||'The power of art is its mystery – the meaning is in the eye of the beholder. So when I make a film I think of it as a "trilectic" relationship of image, music, and the viewer. If there are a hundred people that see this film in a theater at any given time, then there could be a hundred different points of view about it.'
Director, Godfrey Reggio
This quote mirrors Joss Whedon's summing up of his cancelled Firefly TV series... "This is about nine people looking into the blackness of space and seeing nine different things." Vive la difference. Speaking of space, in so many ways, Koyaanisqatsi was my generation's 2001: A Space Odyssey. It eschewed conventional narrative, presented its vast ideas in a way never seen before and was much appreciated while (ahem) naturally high. It even has its own 'star gate' section, assaulting you with a mass of accelerated light effects from a mundane source (it's the way it's shot) and exciting the hell out of you in the process. In those heady days of my early twenties, I didn't need conventional drugs to achieve a dizzying nirvana. I had the visual stylistics of Godfrey Reggio, the music of minimalist composer Philip Glass and my own imagination. Glass's score exploded and cut gut deep inside me in 1982. Punk had left my more delicate tastes flailing around for other (any other) music to champion. After hearing Glass's score for the first of these two extraordinary movies, I was utterly smitten. I may be one of the very, very few that captured the soundtrack to his opera 'The Making of the Representative for Planet 8' by Doris Lessing on HiFi audio videotape taken live off the radio. I should look into that tape's viability. It may be the best recording of an unrecorded masterpiece that still exists. At the English National Opera performance, it was booed at the close. I know this because I was in the audience. I digress. I can cover both films in one review because the work is so distinctive, so closely related and so obviously from one unique collaborative vision. And as both have very few of the elements that make up most narrative movies, this review will be a little shorter than usual. What do you mean, "Hurrah..."?*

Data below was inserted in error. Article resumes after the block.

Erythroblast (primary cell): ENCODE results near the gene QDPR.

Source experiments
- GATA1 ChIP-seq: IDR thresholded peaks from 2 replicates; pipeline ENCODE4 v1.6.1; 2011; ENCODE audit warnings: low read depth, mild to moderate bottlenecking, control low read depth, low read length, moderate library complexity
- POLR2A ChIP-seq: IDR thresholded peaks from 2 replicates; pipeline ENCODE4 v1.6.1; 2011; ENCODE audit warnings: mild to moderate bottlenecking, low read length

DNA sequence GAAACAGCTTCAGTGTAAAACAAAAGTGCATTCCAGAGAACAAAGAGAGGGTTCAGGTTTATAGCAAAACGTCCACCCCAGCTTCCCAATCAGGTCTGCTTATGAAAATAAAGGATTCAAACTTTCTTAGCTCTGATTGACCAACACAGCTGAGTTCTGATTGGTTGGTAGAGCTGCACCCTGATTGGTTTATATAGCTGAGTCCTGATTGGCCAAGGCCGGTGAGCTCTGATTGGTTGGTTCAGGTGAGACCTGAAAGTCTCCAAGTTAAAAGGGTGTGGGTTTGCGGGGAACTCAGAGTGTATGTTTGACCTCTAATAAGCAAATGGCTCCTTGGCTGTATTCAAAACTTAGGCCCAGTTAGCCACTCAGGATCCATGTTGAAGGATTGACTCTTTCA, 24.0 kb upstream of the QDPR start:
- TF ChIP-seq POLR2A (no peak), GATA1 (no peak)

Both Koyaanisqatsi and Powaqqatsi are poetic but critical metaphors about the way we live today (or at least the way we lived thirty-two years ago). Both documentaries (they really are their own distinct sub-genre) take in a range of subjects shot from all over the world and present them with Philip Glass's distinctive music imbuing the images with heart and dare I suggest soul. Glass gives enormous weight to some stunning images of the natural world and playfully enhances the relentless aspects of our lives illustrated by heavily speeded up and slowed down footage. To me, the music provides a larger percentage of the film's emotional resonance. There are no actors, no story per se and no dramatic through lines – or rather none of the type we might conventionally expect. Of course, there's a story but it's more of a mounting disbelief at what our species is capable of and why we weren't using those talents and resources to look after everyone and our own planet and not just serve those with power or money. Both films have a distinct whiff of a socialist point of view (no bad thing and it doesn't surprise me one bit that director Godfrey Reggio has been involved in many progressive political causes in his native US) and you get the impression sometimes that Reggio is in awe at our marvellous and terrible en masse insanity. The two movies are at once a celebration, a condemnation and a portent. Made in the 80s, it's clear that Reggio's vision was spot on. I can only woefully confirm that after reviewing what these films carefully and powerfully predicted, it seems obvious to all that things have become significantly worse.